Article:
(2) The language of the Father, Son, and Spirit sharing a mutual indwelling is peppered throughout this entire discourse. Here we see the meaning of the term immanent Trinity. A tiny word lies nestled in the middle of the word immanent: mane. This is the Latinized Greek meno—to dwell. The immanent Trinity is the mutual indwelling of the persons of the Trinity.
(3) 15:1-17. The three persons of the Trinity, in their relationality, create and sustain life. The Father is the vine grower. The Son is the Vine. The Spirit is the life energy that flows like sap through the vine and the branch to produce fruit. Apart from a mutual indwelling with the vine the branch ceases to be and is discarded into the fire.
(3) 15:18-16:24. The indwelling Spirit does not reside within the individual person to draw the individual toward God. The Spirit works through, with, and around the group of disciples in order to help the disciples have interaction with the world that hates them and seeks to destroy them. Notice how the Spirit treats these enemies. She does not destroy them, or return hatred. The Spirit faces the world and exposes to the world (elengthon) sin, righteousness, and judgment. She does not convict them of sin, but exposes the fact that sin is the loss of relationality, that righteousness is the restoration of relationality, and that the one who stands condemned is the dominant power(s) that perpetuate destructive divisions that impede God’s relationality. The Spirit continues to work in and through the disciples to exposes deeper truths. The Spirit can do this because all that is the Son’s and all that is the Father’s fully indwells the Spirit as the Spirit fully indwells the disciples as the disciples indwell the world.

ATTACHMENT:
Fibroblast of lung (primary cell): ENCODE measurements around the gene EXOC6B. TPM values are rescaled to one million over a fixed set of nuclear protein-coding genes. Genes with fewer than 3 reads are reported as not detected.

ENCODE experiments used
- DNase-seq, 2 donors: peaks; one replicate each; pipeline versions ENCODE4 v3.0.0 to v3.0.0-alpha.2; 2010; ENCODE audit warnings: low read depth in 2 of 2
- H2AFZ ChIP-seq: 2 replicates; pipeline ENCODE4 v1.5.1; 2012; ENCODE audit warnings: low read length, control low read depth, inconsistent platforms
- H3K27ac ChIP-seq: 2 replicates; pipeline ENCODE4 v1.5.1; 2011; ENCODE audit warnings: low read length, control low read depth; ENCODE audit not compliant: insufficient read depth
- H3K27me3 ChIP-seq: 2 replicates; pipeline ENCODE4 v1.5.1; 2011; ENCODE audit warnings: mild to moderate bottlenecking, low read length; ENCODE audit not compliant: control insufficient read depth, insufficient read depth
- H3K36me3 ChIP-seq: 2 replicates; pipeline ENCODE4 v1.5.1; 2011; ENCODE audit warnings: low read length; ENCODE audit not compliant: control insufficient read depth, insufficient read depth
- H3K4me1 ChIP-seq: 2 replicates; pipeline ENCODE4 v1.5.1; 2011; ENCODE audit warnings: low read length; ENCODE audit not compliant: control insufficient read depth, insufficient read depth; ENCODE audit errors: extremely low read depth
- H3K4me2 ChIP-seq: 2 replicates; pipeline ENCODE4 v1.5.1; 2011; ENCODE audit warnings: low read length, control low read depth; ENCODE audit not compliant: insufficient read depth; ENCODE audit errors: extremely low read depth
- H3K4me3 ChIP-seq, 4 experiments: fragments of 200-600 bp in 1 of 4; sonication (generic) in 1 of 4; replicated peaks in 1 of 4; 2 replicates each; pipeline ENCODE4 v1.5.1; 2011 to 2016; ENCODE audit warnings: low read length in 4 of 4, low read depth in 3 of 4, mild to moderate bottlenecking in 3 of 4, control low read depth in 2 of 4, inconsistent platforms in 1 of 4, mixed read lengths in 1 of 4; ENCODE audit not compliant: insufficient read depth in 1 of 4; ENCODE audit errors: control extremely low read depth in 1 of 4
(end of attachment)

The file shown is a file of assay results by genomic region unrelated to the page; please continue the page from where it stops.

(4) 17:1-26. Eternal life is defined as indwelling. This passage is replete with indwelling. Here we see a glimpse of the immanent Trinity when Jesus says, “glorify me in your own presence with the glory that I had in your presence before the world existed.” We also see that the church dwells in the world. Jesus prayed that the Father would not take the church out of the world, but that he would protect the church from the evil one. The church is sent into the world to dwell with the other, to demonstrate the mutual indwelling and unity of God and the church, so that the world will also know the love of God. It is in the church’s indwelling with the world that the love of God is known.
It is About Being Formed into Fruit
The product of indwelling is fruit. The fruit of the Spirit is love. Love is manifested in many ways: joy, peace, patience, kindness, goodness, meekness, self-control. Here, then, is the nature of the missional church. The missional church is the body of believers, called by God for service to the world, gathered by and in the power of the Holy Spirit, to experience the indwelling that produces the fruit of love for all to taste. The gathered body is indwelt by the Trinity as it centers on the risen Jesus in the eucharist, identifies in the resurrection life in a conscious presence of daily baptism, and enfleshes the presence of the risen Jesus in the world. The body indwells one another through the bond of peace in the power of the Holy Spirit. The body indwells the world through the power of the Holy Spirit in the places where the Spirit is already at work bringing and sustaining life. As the body of Christ encounters the other and indwells it, here fruit is produced. The division is crossed and the potential for healing and reconciliation exists. Behold, the Kingdom of God is at hand!